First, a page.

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    More thread drift... :p

    The thing about the milk being stored in bulk tanks is it is *filtered* during each milking. All the milk put in has been run through a strainer (unless someone goofs) and the milk should be in the process of being cooled down as it is added to the tank.
    The filtering is the key here.
    Keep in mind, if you have little bits of whatever in that milk that is cooling in the fridge you are giving the nasties a chance to multiply. Cool milk also is a bit more work to filter throough the normal filters as well. It thickens.
    :)
     
  18. ozark_jewels

    ozark_jewels Well-Known Member Supporter

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    It takes about 3 hours morning and evening.....with a better set-up I could run them through in *much* less time...... :)
     
  19. chamoisee

    chamoisee Well-Known Member

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    No, don't do that. Paper towels have dioxins from the bleaching process, and probably other chemicals, to. They weren't ever intended for milk filtering, and so the company is probably allowed to do all sorts of things to paper towels that they wouldn't be able to with coffee filters.

    Cloth lets sediment through, don't use cloth unless you are *ultra* clean in your milking procedure and the area is not dusty. Also, the cloths should be boiled after use, not just rinsed and hung up to dry.

    Coffee filters are too danged slow, especially if you have LOTS of milk.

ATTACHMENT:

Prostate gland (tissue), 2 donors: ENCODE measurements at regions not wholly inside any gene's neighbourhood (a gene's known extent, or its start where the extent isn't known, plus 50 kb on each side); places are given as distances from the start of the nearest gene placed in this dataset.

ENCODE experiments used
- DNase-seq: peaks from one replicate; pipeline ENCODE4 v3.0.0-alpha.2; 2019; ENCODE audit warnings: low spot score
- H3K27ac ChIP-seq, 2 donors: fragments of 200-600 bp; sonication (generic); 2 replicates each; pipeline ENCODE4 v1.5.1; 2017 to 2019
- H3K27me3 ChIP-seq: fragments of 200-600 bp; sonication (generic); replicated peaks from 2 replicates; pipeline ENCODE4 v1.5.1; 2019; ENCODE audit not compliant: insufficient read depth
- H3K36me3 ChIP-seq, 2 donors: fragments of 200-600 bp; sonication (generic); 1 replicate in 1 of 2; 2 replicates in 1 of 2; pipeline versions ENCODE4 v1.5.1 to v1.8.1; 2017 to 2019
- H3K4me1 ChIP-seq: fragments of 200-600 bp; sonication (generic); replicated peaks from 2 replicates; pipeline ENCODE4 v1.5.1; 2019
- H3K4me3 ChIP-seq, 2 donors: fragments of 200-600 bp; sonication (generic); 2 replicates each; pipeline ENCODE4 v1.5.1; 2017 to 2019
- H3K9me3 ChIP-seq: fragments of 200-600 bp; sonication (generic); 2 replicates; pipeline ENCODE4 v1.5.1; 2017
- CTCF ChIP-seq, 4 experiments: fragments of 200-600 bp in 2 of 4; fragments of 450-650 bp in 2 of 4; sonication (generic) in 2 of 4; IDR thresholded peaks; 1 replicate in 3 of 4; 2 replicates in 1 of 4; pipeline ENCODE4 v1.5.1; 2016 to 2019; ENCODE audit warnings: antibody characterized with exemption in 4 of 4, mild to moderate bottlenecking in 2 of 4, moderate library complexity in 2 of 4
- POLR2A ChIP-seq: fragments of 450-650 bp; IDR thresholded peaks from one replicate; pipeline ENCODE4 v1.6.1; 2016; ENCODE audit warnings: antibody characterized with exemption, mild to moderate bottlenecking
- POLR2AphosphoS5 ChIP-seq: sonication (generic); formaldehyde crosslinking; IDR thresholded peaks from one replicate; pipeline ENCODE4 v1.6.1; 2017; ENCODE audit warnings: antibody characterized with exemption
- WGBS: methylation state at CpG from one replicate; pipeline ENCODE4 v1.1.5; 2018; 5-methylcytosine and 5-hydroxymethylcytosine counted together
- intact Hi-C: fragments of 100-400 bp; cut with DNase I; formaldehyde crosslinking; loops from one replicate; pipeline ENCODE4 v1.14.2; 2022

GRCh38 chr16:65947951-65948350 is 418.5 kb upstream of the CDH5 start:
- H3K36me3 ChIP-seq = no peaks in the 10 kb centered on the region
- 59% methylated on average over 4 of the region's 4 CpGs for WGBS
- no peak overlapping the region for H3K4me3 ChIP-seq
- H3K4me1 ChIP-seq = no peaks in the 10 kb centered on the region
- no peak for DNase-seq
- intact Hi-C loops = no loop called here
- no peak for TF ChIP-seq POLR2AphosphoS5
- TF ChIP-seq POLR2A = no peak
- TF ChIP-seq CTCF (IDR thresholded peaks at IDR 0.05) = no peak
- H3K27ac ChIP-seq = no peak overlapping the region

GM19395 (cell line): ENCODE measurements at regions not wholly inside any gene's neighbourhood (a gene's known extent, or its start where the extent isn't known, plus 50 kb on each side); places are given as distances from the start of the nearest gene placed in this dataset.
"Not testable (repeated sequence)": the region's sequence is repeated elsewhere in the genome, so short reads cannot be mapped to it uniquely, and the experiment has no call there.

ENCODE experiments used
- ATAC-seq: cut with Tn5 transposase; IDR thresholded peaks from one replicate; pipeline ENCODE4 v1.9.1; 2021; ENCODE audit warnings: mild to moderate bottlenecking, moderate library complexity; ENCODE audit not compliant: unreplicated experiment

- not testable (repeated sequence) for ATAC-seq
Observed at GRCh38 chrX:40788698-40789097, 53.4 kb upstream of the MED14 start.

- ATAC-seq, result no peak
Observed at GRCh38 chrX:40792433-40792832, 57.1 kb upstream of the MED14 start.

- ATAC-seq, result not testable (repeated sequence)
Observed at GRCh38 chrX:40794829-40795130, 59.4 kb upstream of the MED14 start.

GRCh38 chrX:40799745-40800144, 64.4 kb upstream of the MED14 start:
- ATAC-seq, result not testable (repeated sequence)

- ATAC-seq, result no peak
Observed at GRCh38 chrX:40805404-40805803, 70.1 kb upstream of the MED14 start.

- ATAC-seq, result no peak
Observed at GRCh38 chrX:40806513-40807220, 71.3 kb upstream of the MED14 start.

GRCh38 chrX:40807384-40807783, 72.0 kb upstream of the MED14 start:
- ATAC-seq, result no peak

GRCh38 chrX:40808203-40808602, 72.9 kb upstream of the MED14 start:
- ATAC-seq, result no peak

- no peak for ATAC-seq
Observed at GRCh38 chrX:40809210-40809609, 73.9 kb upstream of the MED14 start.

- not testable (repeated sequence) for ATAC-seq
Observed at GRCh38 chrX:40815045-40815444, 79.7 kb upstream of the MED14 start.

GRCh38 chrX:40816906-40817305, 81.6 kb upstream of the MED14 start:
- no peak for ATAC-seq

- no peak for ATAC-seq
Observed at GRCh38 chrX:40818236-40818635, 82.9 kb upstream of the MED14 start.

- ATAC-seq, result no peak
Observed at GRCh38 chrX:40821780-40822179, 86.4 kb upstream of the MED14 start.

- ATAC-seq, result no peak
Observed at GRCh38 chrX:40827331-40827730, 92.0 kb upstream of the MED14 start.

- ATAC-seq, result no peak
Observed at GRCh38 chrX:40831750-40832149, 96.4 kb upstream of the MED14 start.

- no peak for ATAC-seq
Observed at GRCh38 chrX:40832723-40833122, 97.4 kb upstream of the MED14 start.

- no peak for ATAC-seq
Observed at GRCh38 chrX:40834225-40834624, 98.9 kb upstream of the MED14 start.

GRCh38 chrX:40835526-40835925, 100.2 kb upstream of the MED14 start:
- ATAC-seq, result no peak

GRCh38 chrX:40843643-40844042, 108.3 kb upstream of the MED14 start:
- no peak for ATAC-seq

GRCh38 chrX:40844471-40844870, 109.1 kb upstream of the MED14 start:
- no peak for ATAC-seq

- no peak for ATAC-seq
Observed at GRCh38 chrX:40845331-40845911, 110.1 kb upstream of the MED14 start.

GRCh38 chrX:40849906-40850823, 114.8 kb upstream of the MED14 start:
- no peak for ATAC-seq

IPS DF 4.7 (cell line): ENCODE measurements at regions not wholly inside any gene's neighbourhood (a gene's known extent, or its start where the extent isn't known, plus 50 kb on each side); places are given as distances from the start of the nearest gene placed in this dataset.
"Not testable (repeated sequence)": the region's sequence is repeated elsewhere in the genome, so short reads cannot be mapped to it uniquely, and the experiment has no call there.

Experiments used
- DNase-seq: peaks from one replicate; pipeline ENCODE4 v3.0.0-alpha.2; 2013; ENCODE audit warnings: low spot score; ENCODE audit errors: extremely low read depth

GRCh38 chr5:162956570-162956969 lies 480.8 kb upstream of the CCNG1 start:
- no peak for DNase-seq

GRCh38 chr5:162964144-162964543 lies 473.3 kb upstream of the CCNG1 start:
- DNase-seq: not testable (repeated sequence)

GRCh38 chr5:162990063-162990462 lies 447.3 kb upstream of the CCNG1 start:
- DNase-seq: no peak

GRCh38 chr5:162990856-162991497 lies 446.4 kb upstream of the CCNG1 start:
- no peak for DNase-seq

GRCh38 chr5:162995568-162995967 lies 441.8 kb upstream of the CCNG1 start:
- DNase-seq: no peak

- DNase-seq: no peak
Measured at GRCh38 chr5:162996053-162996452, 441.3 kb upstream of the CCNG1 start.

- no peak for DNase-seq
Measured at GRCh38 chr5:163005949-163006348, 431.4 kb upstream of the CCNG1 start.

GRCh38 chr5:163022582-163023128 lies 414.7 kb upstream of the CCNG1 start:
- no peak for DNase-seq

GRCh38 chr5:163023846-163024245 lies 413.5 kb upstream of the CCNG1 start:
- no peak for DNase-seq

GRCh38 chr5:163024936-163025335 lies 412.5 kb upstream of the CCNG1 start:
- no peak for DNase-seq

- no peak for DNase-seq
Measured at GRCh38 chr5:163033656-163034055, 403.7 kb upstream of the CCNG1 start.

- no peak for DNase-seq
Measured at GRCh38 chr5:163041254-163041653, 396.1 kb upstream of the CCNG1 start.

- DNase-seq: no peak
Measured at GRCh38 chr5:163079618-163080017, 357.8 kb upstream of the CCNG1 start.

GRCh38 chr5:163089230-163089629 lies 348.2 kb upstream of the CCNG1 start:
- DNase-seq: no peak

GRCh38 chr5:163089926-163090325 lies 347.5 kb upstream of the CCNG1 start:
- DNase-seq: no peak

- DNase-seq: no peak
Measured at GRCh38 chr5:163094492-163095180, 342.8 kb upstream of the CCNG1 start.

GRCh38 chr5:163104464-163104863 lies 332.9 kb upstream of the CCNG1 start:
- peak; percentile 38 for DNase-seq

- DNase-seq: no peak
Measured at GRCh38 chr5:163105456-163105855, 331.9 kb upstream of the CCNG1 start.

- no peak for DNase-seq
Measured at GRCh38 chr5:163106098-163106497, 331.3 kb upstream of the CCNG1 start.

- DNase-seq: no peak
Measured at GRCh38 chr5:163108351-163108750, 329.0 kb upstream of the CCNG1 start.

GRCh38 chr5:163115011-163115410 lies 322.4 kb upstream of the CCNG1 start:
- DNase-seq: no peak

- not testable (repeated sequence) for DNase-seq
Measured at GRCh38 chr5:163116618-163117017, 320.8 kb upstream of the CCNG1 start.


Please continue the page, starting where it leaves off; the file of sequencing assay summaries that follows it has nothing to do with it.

Now, I know I'm going to get a lot of criticism about this, what did the pioneers and such use for milk filters, etc... Folks, the pioneers had nothing else to use. They died off young and at a horrific rate due to greater exposure to diseases and other hazards. Their life was <i>not</i> a walk in the park. A lot of why we are living longer now is due very simply to improved sanitation.

    So, what I'd suggest is to get a couple gallons of fresh milk, and filter it into 3-4 different jars, using: milk filter, coffee filter, cloth, and paper towel. Then compare the filtering materials for hair, manure, other dirt, and sediment, and get back to us. Actually, I'd be happy to do it, but my goats are at my ex's now and he milks them. :(
     
  20. ozark_jewels

    ozark_jewels Well-Known Member Supporter

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    The best filter I ever had was tightly woven piece of cheesecloth. We wash it after every use and get many uses from it. Used it to filter the milk from our Jersey cows for around 6 years. Milk was always exceptionally clean. Used a rubber band around the jug lip, to hold it in place.